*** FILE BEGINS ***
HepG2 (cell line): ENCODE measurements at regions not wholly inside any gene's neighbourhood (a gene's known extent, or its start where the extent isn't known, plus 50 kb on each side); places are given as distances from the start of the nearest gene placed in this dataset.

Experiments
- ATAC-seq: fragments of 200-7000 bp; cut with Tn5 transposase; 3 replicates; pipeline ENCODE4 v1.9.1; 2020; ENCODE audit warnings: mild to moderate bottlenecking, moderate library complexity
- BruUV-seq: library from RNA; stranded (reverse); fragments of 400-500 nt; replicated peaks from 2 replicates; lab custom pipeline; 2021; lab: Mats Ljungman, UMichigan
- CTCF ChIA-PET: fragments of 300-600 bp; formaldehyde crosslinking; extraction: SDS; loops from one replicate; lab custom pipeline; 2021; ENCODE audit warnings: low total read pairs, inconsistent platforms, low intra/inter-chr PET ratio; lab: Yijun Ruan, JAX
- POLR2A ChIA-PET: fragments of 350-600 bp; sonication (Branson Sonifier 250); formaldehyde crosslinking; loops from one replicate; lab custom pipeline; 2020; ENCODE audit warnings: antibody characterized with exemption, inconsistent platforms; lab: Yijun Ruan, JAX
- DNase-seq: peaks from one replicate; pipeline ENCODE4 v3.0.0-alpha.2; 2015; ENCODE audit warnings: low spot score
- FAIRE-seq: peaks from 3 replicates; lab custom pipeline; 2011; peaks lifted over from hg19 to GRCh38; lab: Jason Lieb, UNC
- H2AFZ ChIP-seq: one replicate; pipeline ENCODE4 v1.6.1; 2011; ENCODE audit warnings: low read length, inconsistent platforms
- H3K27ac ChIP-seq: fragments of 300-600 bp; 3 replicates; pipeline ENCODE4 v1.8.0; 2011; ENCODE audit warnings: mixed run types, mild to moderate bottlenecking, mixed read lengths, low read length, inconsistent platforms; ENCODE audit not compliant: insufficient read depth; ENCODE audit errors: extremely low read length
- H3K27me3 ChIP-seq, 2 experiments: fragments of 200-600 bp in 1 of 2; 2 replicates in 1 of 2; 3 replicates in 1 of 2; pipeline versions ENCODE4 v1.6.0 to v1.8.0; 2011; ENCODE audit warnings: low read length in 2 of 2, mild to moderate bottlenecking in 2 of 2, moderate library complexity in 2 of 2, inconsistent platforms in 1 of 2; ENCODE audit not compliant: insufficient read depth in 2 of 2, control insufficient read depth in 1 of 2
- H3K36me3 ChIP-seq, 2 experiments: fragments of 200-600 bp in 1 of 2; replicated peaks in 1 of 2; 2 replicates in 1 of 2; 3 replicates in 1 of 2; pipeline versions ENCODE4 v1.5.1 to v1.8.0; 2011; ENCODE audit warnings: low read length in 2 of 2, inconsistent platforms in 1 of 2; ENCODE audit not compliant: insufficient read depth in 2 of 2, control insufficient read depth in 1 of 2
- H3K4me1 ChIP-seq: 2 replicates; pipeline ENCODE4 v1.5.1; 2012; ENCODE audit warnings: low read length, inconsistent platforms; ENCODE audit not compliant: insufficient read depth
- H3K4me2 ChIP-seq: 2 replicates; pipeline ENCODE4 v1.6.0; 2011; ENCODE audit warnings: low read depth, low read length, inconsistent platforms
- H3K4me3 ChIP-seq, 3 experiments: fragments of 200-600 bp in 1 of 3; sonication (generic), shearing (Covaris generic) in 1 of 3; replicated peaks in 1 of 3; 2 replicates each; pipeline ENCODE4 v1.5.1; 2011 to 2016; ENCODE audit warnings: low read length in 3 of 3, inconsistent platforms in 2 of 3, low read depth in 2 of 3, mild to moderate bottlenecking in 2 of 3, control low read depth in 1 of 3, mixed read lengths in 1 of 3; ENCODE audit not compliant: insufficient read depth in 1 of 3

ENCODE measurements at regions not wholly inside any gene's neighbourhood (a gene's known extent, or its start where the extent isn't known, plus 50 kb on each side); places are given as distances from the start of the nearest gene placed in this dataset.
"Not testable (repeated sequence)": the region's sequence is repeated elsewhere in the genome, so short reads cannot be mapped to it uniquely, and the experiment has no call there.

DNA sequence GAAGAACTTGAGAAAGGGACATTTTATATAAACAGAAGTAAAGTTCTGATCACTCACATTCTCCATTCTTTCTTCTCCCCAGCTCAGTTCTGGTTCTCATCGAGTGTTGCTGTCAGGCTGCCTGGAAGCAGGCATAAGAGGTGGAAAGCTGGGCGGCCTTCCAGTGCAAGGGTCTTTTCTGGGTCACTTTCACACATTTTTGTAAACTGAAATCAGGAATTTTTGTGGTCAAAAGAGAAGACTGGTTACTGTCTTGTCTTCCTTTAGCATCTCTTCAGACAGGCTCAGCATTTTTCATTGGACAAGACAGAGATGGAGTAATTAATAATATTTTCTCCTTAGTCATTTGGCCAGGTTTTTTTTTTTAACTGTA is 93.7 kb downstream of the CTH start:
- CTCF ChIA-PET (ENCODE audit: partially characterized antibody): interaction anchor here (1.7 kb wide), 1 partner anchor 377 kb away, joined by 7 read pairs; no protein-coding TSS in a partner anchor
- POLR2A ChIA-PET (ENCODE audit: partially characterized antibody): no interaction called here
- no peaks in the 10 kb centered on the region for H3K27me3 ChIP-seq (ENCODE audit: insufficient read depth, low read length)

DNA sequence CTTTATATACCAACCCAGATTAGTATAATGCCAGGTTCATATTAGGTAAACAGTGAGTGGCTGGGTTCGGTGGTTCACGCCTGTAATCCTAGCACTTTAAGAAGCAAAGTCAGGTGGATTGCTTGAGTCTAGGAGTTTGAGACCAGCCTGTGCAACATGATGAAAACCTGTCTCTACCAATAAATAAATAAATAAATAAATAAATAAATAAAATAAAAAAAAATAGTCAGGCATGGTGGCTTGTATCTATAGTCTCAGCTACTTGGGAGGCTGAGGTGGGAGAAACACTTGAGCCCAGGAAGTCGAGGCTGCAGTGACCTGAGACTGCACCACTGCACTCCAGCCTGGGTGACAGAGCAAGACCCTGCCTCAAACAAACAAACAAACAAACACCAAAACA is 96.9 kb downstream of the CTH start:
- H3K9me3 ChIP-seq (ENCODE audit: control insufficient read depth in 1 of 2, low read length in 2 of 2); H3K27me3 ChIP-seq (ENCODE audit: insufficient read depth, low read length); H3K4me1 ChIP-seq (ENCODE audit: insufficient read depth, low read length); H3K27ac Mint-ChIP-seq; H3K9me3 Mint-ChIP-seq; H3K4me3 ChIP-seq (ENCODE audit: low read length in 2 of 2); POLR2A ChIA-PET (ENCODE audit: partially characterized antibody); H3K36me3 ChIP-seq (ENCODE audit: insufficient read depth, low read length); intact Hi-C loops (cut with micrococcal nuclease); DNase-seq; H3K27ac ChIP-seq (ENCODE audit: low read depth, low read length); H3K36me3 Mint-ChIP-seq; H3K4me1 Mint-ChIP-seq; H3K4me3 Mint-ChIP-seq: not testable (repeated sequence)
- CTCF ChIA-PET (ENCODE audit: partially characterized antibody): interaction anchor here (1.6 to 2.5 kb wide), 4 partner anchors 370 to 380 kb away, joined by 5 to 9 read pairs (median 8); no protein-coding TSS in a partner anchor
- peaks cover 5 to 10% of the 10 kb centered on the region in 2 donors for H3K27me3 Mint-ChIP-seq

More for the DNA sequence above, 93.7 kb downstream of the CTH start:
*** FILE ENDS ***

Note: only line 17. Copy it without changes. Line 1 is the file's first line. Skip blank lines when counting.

"Not testable (repeated sequence)": the region's sequence is repeated elsewhere in the genome, so short reads cannot be mapped to it uniquely, and the experiment has no call there.